Eclipse of the Sun
There will be a total eclipse of the Sun on August 21, 2017. A total solar eclipse occurs whenever the Earth, the Moon and the Sun line up in that order. By being in the middle, the Moon casts its shadow upon the Earth.
You would think that since the Moon travels around the Earth about once per month, we should have a solar eclipse every month. Well as you no doubt know, we do not have monthly solar eclipses.
Here are the Earth, the Moon and the Sun drawn to scale in terms of size and distance. (Actually, the one length that could not be drawn to scale is the Earth-Sun distance. To be to scale, the Sun would have to be placed at about 40 feet (about 12 meters) to the right of where it is on your screen.)
Now for the explanation why solar eclipses do not happen very often. The Moon does not orbit the Earth on the same plane that the Earth and the Sun are on. The Moon's orbital tilt is about 5.15° from the Earth Sun plane. If you look very carefully at the left side of the screen you will see the letters 'A' and 'B' indicating the position of the Moon's maximum orbital tilt.
So, at every New Moon, the Moon could be absolutely level with the Earth and Sun (as it will be on August 21, 2017) or it could have an orbital altitude as high or as low as 5.15° and its shadow will miss the Earth entirely.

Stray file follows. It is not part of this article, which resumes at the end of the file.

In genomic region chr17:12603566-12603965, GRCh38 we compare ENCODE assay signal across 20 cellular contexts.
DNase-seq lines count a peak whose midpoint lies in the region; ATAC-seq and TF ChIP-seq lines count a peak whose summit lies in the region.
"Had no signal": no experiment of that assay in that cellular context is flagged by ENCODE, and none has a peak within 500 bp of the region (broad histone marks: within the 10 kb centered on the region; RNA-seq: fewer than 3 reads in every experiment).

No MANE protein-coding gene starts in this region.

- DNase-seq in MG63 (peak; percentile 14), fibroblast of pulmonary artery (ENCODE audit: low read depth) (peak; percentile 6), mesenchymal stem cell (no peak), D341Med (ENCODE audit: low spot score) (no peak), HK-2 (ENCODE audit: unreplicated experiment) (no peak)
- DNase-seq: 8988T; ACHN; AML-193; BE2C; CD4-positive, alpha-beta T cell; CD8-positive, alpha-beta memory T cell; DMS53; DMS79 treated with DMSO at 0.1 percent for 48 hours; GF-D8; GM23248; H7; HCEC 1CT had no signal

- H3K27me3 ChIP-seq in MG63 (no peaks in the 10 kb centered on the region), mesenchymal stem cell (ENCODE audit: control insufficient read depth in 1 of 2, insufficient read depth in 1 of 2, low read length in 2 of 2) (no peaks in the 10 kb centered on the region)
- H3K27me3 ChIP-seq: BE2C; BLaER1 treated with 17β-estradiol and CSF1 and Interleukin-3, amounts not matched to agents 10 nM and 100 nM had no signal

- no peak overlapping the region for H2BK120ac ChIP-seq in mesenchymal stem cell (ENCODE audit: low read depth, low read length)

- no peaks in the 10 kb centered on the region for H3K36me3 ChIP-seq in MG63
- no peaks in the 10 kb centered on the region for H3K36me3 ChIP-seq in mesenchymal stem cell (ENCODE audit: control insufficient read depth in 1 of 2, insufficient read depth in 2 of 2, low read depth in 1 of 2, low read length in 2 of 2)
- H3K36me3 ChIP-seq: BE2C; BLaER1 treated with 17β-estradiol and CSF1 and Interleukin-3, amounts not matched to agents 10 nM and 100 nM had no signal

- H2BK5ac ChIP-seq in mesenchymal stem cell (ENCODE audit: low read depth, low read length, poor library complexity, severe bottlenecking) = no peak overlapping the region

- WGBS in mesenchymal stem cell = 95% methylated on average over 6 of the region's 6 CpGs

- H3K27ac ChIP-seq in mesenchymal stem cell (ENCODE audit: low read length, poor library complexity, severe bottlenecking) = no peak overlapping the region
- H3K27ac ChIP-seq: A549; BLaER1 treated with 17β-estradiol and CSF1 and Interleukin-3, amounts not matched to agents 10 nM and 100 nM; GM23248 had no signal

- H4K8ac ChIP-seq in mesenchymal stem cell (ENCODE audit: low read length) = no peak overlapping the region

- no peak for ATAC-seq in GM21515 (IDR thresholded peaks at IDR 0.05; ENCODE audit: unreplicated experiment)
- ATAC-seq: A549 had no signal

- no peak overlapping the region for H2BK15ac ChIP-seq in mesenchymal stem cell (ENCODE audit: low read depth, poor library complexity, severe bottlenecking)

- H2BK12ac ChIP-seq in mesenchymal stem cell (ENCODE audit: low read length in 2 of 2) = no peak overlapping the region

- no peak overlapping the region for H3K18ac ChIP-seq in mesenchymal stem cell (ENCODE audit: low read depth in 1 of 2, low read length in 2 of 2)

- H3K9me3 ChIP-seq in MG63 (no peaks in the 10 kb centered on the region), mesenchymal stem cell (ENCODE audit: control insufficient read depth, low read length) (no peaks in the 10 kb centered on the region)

Perhaps you'd like to make your own solar eclipse diagram, drawn to scale like the one above. (Heck, it might even make a good science project, if you need one).
Using the statistics below would be difficult to show in a classroom, but you could reduce the size of all these figures.
OR you could state (while holding a 1.5 inch Earth model 3.65 feet away from a .4 inch Moon model) that the Sun would be a 13 foot sphere placed about a quarter of a mile away!!
Now you know why the diagrams in science books are not drawn to scale!
| Earth-Sun Distance
| Earth-Moon Distance
| Sun Diameter
| Earth Diameter
|| 1.46 Inches
|| 3.70 cm
| Moon Diameter
|| 0.39 Inches
|| 1.00 cm